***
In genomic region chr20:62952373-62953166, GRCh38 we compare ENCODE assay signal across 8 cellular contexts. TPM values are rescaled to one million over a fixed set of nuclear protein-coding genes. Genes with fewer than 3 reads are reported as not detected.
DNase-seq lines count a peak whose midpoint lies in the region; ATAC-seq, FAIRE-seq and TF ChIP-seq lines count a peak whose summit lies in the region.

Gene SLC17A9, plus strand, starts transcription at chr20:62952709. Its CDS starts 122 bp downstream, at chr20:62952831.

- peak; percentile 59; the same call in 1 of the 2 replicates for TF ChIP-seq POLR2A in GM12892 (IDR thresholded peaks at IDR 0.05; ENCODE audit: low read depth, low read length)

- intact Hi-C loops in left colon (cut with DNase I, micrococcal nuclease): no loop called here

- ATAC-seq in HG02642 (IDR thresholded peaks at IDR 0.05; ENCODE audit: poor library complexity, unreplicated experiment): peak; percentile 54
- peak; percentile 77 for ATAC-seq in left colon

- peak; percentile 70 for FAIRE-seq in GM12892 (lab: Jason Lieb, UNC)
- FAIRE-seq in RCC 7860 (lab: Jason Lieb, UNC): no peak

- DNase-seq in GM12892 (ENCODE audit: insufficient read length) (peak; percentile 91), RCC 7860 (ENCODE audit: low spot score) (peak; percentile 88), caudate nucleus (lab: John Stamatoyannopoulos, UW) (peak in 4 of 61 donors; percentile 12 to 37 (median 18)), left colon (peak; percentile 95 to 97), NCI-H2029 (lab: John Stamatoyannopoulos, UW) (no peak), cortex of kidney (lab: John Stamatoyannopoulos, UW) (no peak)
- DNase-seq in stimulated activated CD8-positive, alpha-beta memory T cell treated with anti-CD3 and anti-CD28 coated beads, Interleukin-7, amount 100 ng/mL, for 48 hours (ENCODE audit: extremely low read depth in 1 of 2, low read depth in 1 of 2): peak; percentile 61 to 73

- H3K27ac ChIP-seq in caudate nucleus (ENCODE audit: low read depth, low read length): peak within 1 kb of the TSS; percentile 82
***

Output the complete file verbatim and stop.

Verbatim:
In genomic region chr20:62952373-62953166, GRCh38 we compare ENCODE assay signal across 8 cellular contexts. TPM values are rescaled to one million over a fixed set of nuclear protein-coding genes. Genes with fewer than 3 reads are reported as not detected.
DNase-seq lines count a peak whose midpoint lies in the region; ATAC-seq, FAIRE-seq and TF ChIP-seq lines count a peak whose summit lies in the region.

Gene SLC17A9, plus strand, starts transcription at chr20:62952709. Its CDS starts 122 bp downstream, at chr20:62952831.

- peak; percentile 59; the same call in 1 of the 2 replicates for TF ChIP-seq POLR2A in GM12892 (IDR thresholded peaks at IDR 0.05; ENCODE audit: low read depth, low read length)

- intact Hi-C loops in left colon (cut with DNase I, micrococcal nuclease): no loop called here

- ATAC-seq in HG02642 (IDR thresholded peaks at IDR 0.05; ENCODE audit: poor library complexity, unreplicated experiment): peak; percentile 54
- peak; percentile 77 for ATAC-seq in left colon

- peak; percentile 70 for FAIRE-seq in GM12892 (lab: Jason Lieb, UNC)
- FAIRE-seq in RCC 7860 (lab: Jason Lieb, UNC): no peak

- DNase-seq in GM12892 (ENCODE audit: insufficient read length) (peak; percentile 91), RCC 7860 (ENCODE audit: low spot score) (peak; percentile 88), caudate nucleus (lab: John Stamatoyannopoulos, UW) (peak in 4 of 61 donors; percentile 12 to 37 (median 18)), left colon (peak; percentile 95 to 97), NCI-H2029 (lab: John Stamatoyannopoulos, UW) (no peak), cortex of kidney (lab: John Stamatoyannopoulos, UW) (no peak)
- DNase-seq in stimulated activated CD8-positive, alpha-beta memory T cell treated with anti-CD3 and anti-CD28 coated beads, Interleukin-7, amount 100 ng/mL, for 48 hours (ENCODE audit: extremely low read depth in 1 of 2, low read depth in 1 of 2): peak; percentile 61 to 73

- H3K27ac ChIP-seq in caudate nucleus (ENCODE audit: low read depth, low read length): peak within 1 kb of the TSS; percentile 82